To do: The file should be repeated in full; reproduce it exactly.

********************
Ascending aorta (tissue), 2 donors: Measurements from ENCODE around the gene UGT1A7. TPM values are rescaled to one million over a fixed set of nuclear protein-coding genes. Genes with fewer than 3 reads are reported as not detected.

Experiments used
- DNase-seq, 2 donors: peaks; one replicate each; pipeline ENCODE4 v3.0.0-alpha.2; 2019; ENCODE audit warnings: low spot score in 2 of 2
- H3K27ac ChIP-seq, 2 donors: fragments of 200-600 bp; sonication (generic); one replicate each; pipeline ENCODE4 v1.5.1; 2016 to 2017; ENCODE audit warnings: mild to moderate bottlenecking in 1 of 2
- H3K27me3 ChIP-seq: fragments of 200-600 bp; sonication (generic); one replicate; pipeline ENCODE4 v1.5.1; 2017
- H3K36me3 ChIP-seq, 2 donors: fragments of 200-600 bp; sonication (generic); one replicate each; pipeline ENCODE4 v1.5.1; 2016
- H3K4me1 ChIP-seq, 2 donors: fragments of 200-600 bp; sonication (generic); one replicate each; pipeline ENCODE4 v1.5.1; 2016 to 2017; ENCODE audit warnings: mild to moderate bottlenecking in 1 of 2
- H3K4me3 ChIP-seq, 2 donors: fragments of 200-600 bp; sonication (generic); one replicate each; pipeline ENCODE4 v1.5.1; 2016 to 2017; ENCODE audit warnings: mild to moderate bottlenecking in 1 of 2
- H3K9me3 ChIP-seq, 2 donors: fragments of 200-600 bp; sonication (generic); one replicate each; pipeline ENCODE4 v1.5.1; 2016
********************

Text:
Ascending aorta (tissue), 2 donors: Measurements from ENCODE around the gene UGT1A7. TPM values are rescaled to one million over a fixed set of nuclear protein-coding genes. Genes with fewer than 3 reads are reported as not detected.

Experiments used
- DNase-seq, 2 donors: peaks; one replicate each; pipeline ENCODE4 v3.0.0-alpha.2; 2019; ENCODE audit warnings: low spot score in 2 of 2
- H3K27ac ChIP-seq, 2 donors: fragments of 200-600 bp; sonication (generic); one replicate each; pipeline ENCODE4 v1.5.1; 2016 to 2017; ENCODE audit warnings: mild to moderate bottlenecking in 1 of 2
- H3K27me3 ChIP-seq: fragments of 200-600 bp; sonication (generic); one replicate; pipeline ENCODE4 v1.5.1; 2017
- H3K36me3 ChIP-seq, 2 donors: fragments of 200-600 bp; sonication (generic); one replicate each; pipeline ENCODE4 v1.5.1; 2016
- H3K4me1 ChIP-seq, 2 donors: fragments of 200-600 bp; sonication (generic); one replicate each; pipeline ENCODE4 v1.5.1; 2016 to 2017; ENCODE audit warnings: mild to moderate bottlenecking in 1 of 2
- H3K4me3 ChIP-seq, 2 donors: fragments of 200-600 bp; sonication (generic); one replicate each; pipeline ENCODE4 v1.5.1; 2016 to 2017; ENCODE audit warnings: mild to moderate bottlenecking in 1 of 2
- H3K9me3 ChIP-seq, 2 donors: fragments of 200-600 bp; sonication (generic); one replicate each; pipeline ENCODE4 v1.5.1; 2016